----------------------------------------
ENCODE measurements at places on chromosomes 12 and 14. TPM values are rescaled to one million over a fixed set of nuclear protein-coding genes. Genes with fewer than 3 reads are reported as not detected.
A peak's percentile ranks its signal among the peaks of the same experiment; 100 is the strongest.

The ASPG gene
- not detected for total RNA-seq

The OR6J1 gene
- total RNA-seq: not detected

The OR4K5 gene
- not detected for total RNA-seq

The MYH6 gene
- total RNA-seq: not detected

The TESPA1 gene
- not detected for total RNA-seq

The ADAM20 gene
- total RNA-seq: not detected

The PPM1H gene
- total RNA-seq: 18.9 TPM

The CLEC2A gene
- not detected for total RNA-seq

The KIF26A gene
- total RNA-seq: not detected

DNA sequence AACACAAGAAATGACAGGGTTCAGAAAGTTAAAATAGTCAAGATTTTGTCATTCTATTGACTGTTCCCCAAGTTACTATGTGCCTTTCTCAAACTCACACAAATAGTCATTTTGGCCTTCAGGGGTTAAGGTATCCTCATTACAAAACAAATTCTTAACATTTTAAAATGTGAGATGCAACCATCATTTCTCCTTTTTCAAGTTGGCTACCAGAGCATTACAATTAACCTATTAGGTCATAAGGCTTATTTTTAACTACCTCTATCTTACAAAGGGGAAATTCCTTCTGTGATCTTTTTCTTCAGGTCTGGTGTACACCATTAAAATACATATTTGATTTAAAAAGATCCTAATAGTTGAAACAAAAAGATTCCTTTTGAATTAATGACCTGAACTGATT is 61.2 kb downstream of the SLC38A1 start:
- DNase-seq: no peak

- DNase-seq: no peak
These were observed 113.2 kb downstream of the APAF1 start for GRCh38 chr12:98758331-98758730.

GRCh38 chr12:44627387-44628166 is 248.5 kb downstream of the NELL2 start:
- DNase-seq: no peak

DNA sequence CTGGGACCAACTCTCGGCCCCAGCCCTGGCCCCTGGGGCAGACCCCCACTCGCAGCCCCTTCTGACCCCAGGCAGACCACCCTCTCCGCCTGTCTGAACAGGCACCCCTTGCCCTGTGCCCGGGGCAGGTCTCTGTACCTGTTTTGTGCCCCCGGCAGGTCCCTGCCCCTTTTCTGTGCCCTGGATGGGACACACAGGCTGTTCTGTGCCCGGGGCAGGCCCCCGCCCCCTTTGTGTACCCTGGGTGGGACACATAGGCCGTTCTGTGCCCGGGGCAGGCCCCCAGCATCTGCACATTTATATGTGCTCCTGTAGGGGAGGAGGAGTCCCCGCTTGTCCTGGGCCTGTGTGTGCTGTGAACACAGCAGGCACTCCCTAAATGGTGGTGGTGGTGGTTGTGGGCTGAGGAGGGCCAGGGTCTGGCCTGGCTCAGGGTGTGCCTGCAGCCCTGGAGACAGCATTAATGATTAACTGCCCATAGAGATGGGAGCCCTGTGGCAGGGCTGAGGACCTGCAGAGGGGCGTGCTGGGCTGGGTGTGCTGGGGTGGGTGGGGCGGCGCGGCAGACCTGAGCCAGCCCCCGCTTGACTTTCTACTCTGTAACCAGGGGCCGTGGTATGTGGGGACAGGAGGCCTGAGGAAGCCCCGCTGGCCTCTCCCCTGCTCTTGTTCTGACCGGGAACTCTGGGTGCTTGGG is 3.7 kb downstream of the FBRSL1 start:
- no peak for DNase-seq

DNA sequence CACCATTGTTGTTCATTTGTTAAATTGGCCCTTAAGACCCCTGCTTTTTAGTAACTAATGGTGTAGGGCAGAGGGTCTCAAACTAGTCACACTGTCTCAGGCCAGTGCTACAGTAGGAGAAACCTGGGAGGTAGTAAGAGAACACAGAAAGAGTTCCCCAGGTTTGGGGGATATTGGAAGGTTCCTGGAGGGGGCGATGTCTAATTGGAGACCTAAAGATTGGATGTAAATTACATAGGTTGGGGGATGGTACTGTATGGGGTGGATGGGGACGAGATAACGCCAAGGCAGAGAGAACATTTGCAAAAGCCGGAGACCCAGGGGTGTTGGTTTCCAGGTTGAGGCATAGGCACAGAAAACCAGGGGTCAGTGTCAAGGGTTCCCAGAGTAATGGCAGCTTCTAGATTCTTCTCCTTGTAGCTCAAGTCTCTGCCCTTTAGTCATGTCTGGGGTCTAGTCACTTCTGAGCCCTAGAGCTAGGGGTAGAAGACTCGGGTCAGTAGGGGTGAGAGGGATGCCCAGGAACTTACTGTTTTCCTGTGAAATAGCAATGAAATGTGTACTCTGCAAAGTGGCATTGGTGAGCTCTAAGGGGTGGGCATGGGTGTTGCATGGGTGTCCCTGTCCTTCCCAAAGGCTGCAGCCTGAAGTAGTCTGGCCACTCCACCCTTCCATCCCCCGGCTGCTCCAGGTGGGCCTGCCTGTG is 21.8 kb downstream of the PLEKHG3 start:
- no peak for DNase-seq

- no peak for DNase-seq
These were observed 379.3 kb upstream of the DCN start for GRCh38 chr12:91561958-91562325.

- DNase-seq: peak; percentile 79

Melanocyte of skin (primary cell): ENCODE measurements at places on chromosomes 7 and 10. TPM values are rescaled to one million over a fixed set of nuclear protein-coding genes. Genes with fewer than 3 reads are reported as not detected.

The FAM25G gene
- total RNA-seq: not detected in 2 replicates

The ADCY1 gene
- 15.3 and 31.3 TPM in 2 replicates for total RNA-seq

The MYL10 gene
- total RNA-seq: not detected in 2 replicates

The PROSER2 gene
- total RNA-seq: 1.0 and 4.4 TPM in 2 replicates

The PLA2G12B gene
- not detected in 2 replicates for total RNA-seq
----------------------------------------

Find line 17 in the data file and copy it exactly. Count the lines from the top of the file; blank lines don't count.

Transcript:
The CLEC2A gene